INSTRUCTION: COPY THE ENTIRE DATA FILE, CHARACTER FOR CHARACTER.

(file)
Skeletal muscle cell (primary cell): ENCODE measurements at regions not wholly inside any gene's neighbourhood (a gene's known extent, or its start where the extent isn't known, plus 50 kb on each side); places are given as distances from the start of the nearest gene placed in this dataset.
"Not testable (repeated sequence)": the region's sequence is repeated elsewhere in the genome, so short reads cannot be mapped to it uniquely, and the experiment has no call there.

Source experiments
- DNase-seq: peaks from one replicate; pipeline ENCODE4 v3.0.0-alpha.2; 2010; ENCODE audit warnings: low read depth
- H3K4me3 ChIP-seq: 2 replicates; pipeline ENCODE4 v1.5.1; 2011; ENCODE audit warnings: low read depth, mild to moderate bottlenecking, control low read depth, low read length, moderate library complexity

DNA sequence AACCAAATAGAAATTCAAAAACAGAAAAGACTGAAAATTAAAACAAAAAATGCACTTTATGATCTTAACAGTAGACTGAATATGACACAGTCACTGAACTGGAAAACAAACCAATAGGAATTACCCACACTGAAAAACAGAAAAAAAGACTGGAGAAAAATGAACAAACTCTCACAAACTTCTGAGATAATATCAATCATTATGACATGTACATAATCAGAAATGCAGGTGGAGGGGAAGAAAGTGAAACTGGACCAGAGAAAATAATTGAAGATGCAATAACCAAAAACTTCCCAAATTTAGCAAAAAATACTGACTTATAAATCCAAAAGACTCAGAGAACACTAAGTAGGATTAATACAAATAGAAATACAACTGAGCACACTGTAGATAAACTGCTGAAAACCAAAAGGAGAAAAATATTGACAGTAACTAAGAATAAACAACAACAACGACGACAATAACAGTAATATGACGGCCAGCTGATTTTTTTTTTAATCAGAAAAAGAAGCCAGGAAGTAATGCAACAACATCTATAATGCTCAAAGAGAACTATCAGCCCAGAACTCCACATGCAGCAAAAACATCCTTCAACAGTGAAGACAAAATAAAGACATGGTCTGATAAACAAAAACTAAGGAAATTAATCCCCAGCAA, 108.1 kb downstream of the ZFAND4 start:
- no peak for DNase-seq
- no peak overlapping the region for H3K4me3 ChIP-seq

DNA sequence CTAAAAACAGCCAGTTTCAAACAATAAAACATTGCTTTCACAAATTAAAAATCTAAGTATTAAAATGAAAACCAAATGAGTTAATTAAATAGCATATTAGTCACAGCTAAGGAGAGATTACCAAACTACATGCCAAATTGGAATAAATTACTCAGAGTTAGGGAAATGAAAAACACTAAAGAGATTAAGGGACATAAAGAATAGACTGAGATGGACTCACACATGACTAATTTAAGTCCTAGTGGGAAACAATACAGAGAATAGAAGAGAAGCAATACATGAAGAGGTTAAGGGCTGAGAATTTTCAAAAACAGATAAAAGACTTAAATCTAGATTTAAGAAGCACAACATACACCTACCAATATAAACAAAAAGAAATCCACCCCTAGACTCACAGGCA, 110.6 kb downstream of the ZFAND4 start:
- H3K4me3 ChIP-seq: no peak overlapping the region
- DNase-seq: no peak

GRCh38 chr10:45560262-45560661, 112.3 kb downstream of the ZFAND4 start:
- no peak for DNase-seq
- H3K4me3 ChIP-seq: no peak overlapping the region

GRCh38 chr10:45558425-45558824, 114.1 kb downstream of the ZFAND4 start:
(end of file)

Skeletal muscle cell (primary cell): ENCODE measurements at regions not wholly inside any gene's neighbourhood (a gene's known extent, or its start where the extent isn't known, plus 50 kb on each side); places are given as distances from the start of the nearest gene placed in this dataset.
"Not testable (repeated sequence)": the region's sequence is repeated elsewhere in the genome, so short reads cannot be mapped to it uniquely, and the experiment has no call there.

Source experiments
- DNase-seq: peaks from one replicate; pipeline ENCODE4 v3.0.0-alpha.2; 2010; ENCODE audit warnings: low read depth
- H3K4me3 ChIP-seq: 2 replicates; pipeline ENCODE4 v1.5.1; 2011; ENCODE audit warnings: low read depth, mild to moderate bottlenecking, control low read depth, low read length, moderate library complexity

DNA sequence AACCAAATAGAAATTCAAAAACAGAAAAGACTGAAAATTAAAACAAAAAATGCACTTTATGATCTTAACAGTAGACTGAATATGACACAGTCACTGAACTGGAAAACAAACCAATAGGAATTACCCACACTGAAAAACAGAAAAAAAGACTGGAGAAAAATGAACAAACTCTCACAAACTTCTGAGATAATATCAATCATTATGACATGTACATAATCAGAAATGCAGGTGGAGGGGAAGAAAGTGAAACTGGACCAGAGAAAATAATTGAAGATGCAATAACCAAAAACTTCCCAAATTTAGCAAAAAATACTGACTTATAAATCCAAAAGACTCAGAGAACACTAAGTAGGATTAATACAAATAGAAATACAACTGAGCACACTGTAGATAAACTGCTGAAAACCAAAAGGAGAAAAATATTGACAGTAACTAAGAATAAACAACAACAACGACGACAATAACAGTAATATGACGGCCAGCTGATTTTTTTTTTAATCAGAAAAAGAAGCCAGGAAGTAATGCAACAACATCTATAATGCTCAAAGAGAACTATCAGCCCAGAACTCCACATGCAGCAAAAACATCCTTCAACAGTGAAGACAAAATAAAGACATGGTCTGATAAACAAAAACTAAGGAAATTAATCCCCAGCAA, 108.1 kb downstream of the ZFAND4 start:
- no peak for DNase-seq
- no peak overlapping the region for H3K4me3 ChIP-seq

DNA sequence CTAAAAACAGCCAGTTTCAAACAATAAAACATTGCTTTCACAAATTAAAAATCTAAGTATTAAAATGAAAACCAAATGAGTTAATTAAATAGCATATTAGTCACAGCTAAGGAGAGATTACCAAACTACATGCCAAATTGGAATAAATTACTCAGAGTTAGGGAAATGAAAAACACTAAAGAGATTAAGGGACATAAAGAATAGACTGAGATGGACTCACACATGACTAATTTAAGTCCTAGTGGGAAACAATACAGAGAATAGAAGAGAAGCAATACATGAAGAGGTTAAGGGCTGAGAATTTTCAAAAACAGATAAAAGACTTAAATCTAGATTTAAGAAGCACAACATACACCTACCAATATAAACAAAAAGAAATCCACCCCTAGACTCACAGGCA, 110.6 kb downstream of the ZFAND4 start:
- H3K4me3 ChIP-seq: no peak overlapping the region
- DNase-seq: no peak

GRCh38 chr10:45560262-45560661, 112.3 kb downstream of the ZFAND4 start:
- no peak for DNase-seq
- H3K4me3 ChIP-seq: no peak overlapping the region

GRCh38 chr10:45558425-45558824, 114.1 kb downstream of the ZFAND4 start: